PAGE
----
This month, Phoebe Oliver, interviews professional stunt rider, and owner, Ben Atkinson from Atkinson Sports Horses. Ben has worked with some incredible films and series including everything from Peaky Blinders to Emmerdale, Poledark to McDonald’s and his training techniques are fascinating. Here, Phoebe discovers Ben’s family history, talks about stunt work and finds out how he prepares the horses using items such as farm machinery.
Interview by Phoebe Oliver
Ben you come from a long line of incredibly talented horse men and women. Can you start by filling us in a little on the work of your grandfather and father?
My grandfather left school at the age of 14 to work with heavy horses on the land during the Second World War. Because of the circumstances, horses were in short supply and this led to my grandfather accumulating a variety of methods to train and educate horses. My father was a show jumper, showing horse producer and ran a liberty yard and riding school. One day we were asked if our riding school horses could be hired to take part in an English civil war battle re-enactment. Having been prepared with our families’ somewhat unorthodox methods they excelled and were immediately booked to take part in a film doing similar work. Things snowballed and the rest is history.
When did you first learn to ride and how quickly did you learn to do the stunt work?
I first sat on a horse when I was months, not years, old. In all honestly, I cannot remember learning to ride at all – for me it would be akin to asking someone what it was like to learn to walk as a child. It’s just something I have always done. I had my first taste of stunt riding at the age of 9 after watching a performer stand on a team of white horses I was inspired. Having two white jumping ponies at the time my childhood enthusiasm and logic knew it would be possible! I did my first show standing on their backs at a hollow that year.
You live on the family farm – how long has this been in the family?
We have been based at Asselby Grange our family farm in East Yorkshire for three generations. Knowing we have all lived and worked horses on the same land gives a sense of pride and security so strong it’s hard to put into words.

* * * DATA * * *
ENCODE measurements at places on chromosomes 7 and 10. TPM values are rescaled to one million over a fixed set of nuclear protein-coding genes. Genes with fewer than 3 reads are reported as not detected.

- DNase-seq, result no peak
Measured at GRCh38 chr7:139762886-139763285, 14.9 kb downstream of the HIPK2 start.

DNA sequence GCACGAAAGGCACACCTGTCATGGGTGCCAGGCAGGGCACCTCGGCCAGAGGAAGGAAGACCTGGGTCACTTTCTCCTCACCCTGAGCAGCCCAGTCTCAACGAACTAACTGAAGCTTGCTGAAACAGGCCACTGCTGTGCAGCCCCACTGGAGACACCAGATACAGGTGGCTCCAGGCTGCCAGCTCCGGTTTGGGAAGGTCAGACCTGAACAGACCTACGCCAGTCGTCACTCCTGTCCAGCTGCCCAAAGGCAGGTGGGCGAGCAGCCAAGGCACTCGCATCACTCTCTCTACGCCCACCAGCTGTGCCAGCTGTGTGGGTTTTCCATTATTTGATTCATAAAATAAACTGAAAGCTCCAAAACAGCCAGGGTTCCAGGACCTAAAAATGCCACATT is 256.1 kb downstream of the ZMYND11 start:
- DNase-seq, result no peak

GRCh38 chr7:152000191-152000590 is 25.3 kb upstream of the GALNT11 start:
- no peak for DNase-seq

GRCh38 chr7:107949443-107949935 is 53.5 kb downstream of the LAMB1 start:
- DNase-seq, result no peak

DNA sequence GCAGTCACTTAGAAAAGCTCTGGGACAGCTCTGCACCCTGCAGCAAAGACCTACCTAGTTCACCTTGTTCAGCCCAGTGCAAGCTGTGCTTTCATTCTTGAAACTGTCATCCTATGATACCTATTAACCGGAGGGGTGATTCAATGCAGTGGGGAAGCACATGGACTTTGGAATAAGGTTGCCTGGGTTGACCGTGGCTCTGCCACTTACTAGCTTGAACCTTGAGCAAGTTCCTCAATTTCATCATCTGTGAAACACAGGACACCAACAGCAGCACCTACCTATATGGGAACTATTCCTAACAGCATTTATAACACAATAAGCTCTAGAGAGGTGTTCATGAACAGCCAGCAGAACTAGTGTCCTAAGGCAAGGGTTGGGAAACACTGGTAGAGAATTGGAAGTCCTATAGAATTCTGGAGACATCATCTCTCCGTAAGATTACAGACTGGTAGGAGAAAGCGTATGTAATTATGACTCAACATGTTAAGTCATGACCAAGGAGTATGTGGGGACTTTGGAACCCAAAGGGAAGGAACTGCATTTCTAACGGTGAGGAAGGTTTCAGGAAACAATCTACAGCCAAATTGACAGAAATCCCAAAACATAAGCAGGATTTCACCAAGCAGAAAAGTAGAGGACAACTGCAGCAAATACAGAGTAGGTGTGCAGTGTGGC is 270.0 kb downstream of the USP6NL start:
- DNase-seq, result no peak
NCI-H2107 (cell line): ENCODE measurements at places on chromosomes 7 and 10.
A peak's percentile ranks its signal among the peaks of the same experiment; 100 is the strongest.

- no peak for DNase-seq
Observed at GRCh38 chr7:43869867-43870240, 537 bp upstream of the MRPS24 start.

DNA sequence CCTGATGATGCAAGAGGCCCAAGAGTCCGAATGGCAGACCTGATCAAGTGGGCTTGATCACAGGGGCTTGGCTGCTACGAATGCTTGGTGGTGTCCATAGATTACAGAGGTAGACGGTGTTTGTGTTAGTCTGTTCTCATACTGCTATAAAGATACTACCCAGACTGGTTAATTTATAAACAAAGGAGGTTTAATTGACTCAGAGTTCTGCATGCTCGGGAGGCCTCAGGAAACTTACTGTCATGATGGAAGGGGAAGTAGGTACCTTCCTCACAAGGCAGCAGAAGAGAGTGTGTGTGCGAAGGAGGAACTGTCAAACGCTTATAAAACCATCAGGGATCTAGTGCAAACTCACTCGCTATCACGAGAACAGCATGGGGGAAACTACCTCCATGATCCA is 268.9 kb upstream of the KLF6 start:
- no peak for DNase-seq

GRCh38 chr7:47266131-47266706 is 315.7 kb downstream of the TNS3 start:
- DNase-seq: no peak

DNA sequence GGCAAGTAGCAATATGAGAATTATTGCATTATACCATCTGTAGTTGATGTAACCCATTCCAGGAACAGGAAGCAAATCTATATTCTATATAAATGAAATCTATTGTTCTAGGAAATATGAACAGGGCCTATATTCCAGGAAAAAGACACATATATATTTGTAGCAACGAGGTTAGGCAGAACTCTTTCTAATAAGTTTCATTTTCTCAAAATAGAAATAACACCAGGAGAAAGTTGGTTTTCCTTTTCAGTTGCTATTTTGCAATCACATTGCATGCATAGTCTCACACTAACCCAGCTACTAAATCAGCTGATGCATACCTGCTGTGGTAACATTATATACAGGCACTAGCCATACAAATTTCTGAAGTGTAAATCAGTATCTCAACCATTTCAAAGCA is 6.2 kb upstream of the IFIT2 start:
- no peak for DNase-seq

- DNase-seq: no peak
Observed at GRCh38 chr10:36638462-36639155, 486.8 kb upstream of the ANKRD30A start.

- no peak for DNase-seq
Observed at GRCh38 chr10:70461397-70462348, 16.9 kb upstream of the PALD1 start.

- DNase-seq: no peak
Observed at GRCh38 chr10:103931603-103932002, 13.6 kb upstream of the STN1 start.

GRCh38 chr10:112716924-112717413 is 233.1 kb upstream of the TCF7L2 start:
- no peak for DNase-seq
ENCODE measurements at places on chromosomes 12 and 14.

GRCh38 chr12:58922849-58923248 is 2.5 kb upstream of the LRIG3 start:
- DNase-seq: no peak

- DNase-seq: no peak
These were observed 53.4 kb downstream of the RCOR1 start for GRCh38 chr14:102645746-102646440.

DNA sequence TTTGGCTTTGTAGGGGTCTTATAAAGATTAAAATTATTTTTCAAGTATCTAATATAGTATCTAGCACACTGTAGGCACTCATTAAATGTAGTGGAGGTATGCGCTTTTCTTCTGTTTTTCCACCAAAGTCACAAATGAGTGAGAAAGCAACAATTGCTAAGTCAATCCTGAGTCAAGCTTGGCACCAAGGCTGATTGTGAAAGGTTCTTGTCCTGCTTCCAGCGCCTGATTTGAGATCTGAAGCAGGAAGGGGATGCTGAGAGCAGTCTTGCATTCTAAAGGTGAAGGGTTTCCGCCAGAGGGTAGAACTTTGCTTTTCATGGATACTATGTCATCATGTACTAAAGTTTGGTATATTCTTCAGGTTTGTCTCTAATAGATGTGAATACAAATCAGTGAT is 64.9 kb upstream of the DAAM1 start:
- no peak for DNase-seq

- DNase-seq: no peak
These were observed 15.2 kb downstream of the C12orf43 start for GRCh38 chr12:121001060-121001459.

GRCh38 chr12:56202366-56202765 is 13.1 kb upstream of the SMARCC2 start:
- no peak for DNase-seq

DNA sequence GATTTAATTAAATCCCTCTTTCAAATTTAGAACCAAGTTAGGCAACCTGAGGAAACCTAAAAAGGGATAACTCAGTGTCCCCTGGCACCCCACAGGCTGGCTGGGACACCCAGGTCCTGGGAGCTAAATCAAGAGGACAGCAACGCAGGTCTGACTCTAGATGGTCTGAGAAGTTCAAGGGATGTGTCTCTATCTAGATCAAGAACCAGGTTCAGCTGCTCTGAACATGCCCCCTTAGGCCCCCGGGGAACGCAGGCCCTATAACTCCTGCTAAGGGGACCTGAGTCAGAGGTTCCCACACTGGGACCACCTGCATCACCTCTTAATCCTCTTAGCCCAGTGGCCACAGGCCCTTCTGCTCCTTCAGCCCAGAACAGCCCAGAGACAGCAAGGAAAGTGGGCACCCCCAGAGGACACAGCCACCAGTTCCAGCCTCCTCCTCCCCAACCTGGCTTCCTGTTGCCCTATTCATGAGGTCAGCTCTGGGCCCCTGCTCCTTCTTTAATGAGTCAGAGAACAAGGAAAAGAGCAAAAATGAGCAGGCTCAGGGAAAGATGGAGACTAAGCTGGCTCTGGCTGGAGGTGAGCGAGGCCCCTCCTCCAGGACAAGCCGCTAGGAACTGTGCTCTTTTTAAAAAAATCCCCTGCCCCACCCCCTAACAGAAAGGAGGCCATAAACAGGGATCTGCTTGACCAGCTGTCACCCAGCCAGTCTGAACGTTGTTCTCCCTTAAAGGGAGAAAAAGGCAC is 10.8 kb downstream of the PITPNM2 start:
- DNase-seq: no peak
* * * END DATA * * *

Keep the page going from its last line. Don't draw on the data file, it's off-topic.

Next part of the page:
We hear much of the training and desensitisation processes are undertaken at the farm with basic machinery – can you fill us in a little more on this?
“It doesn’t matter if people laugh at you. What you’re doing should make sense to horses not people” a quote from my grandfather much repeated when we are implanting our methods to make horses bold and confident in new situations or with challenging objects. When training horses you don’t need to replicate something exactly, all you need to do is present the elements the horse is naturally programmed to be apprehensive about and make it a positive experience. We use a variety of weird and wonderful things to make film sets or show grounds in our backyard. Did you know a strimmer makes the same high-pitched sound as a large camera-carrying drone? A raised forklift bucket with LED lights is clearly a crane and lighting rig for a horse, the smoke from the bonfire at the bottom of the garden is just as good as any thousand pond atoms machine. We have used anything and everything you can think of to give our horses the confidence they need to go out into the world.
Which horses are best suited to your work?
Trying to say exactly which breed or type of horse is the best for our line of work is almost impossible. Firstly, we have to be able to provide for every genre from modern day racehorses to Victorian pit ponies and medieval war horses. The thing we look for when adding to our team is an inquisitive mind. Horses who want to be into every half open box or through every door. The ones who break out of fields or pull rugs off the walls into their stables. A horse who wants to interact with their surroundings ales a wonderful enthusiastic student.
Image: Ben Atkinson with a selection of his stunt horses at home
Do you have a favourite and if so, why?
Malik my dapple grey is my favourite if I am forced to pick. He has been mine from being two weeks old and has travelled with me around the country and the world. Having him by my side is like having my little brother and my best friend on every job.
Your fan base is enormous and seems to be growing daily – did you ever imagine it would grow to this?
I could never have dreamed that I would have the support from people all around the world I have now. It’s mind-boggling and often overwhelming. I started my social media accounts as a way to store photos and videos as my phone at the time had terrible memory! However now and especially through and after the pandemic, it’s been eye-opening to witness the joy sharing my life with my horses can bring to so many people. Very humbling.
Your lovely fiancée Georgie is also a rider and a farrier. How do you manage the work/life balance?
Georgie my fiancé is a dressage rider and fairer but more than that she is my rock. More than anything I put my spike in success over the last two years down to her impeccable patience with and support for me. You could say we have given up on finding a work/life balance as we are constantly on the move! However, we both couldn’t imagine a perfect day that didn’t have horses in it so as cliche as it sounds, we are living the dream.
Lastly, we are all excited for the equine wedding of 2023 – will the horses be attending?
At this moment we don’t have plans to have horses at the wedding which is a huge shock to everyone I know. One major problem is that nearly every person we trust with our horses will be attending and we want to enjoy the day with them not have them washing horses and loading carriages onto flatbeds. However, it’s early days and I suspect the horses will make an appearance in some way.